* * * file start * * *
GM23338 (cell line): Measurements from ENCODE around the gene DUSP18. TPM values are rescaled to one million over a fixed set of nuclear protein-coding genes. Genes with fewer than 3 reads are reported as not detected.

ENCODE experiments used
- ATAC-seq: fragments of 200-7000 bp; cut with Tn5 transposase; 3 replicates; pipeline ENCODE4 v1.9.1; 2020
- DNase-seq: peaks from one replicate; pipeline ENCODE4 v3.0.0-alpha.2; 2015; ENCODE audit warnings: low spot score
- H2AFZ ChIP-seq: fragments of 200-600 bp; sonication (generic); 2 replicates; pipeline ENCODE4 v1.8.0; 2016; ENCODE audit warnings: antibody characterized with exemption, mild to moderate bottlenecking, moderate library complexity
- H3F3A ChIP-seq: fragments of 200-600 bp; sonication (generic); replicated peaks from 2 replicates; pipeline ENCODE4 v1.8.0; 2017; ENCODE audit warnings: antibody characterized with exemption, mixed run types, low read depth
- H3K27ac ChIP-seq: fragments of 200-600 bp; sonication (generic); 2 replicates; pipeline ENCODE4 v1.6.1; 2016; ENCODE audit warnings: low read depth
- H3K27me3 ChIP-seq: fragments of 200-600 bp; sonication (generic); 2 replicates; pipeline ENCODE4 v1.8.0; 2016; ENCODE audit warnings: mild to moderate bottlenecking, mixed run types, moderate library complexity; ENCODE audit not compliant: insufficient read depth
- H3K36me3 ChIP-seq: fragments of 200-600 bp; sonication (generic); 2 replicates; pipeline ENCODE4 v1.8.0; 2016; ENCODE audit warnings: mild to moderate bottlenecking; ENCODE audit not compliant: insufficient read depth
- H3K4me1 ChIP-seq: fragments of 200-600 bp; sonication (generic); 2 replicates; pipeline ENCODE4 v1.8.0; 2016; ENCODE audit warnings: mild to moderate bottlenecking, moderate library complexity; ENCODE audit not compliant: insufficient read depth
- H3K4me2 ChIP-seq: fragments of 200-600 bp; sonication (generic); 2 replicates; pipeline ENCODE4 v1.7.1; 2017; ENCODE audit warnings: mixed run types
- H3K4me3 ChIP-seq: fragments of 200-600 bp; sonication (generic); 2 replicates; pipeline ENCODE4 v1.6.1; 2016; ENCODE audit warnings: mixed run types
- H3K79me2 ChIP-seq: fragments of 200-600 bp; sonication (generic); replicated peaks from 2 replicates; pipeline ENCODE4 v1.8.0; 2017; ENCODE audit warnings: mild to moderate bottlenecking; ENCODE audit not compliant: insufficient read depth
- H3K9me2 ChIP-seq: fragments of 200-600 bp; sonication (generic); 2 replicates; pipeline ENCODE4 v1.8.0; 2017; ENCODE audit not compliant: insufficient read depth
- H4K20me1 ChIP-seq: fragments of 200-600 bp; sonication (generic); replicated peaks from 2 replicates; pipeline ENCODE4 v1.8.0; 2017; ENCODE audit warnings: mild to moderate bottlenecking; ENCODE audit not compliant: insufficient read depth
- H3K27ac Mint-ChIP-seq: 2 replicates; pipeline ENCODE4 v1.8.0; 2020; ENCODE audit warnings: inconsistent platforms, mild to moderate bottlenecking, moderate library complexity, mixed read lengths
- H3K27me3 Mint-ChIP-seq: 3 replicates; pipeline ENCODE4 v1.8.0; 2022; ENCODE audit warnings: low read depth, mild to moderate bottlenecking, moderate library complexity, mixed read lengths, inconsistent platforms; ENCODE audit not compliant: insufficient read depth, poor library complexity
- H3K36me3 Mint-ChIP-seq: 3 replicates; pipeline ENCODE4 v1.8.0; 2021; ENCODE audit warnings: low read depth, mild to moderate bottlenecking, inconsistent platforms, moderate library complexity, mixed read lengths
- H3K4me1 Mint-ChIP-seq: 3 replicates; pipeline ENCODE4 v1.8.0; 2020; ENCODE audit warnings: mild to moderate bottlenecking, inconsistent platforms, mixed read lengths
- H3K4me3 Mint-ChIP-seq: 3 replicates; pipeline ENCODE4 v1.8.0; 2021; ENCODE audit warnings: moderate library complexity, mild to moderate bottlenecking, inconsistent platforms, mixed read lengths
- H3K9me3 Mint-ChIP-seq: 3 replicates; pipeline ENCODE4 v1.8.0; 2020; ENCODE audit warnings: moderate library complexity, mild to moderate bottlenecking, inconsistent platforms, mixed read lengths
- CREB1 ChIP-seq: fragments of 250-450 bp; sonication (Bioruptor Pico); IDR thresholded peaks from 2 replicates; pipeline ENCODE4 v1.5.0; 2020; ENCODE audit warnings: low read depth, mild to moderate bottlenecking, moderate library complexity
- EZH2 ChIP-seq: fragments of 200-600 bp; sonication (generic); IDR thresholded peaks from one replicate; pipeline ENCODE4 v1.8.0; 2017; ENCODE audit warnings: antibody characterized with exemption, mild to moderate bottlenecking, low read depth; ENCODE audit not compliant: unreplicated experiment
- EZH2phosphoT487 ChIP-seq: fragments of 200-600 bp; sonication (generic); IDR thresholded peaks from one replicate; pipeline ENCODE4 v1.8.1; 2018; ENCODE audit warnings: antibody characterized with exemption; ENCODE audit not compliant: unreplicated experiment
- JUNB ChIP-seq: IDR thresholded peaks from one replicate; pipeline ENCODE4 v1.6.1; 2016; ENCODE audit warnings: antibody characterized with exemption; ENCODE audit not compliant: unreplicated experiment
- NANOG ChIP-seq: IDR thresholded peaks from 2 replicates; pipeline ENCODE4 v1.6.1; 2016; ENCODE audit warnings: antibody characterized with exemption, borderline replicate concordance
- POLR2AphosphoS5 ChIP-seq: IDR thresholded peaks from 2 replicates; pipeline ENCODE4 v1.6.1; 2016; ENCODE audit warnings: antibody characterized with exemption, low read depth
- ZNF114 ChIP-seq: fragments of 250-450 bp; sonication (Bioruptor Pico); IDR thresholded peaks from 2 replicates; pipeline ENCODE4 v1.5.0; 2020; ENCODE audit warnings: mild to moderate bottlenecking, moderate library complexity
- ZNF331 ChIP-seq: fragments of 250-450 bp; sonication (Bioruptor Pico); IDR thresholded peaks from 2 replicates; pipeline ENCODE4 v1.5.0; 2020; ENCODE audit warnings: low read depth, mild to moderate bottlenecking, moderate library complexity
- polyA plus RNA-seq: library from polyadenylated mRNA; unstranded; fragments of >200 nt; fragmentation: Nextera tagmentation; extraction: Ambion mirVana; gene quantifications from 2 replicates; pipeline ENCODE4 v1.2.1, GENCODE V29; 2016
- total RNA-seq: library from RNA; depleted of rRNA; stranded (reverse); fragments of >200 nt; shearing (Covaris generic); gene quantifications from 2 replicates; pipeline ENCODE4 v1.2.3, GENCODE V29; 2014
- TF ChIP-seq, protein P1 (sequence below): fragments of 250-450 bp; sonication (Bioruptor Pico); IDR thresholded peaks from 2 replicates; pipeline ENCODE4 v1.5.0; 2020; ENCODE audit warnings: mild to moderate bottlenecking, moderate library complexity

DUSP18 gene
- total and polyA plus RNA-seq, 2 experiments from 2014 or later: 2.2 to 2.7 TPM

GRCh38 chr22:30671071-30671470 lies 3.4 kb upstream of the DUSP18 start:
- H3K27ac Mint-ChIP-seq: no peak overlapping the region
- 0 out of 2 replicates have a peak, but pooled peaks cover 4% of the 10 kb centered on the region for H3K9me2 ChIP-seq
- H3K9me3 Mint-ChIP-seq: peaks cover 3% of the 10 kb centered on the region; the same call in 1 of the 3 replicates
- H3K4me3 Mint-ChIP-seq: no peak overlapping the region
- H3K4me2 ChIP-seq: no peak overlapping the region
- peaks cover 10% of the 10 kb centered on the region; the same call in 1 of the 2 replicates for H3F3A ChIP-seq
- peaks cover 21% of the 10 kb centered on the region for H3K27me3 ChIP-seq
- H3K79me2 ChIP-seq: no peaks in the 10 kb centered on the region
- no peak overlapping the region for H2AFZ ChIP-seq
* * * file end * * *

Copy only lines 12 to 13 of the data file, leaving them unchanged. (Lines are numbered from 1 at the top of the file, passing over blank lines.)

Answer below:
- H3K4me3 ChIP-seq: fragments of 200-600 bp; sonication (generic); 2 replicates; pipeline ENCODE4 v1.6.1; 2016; ENCODE audit warnings: mixed run types
- H3K79me2 ChIP-seq: fragments of 200-600 bp; sonication (generic); replicated peaks from 2 replicates; pipeline ENCODE4 v1.8.0; 2017; ENCODE audit warnings: mild to moderate bottlenecking; ENCODE audit not compliant: insufficient read depth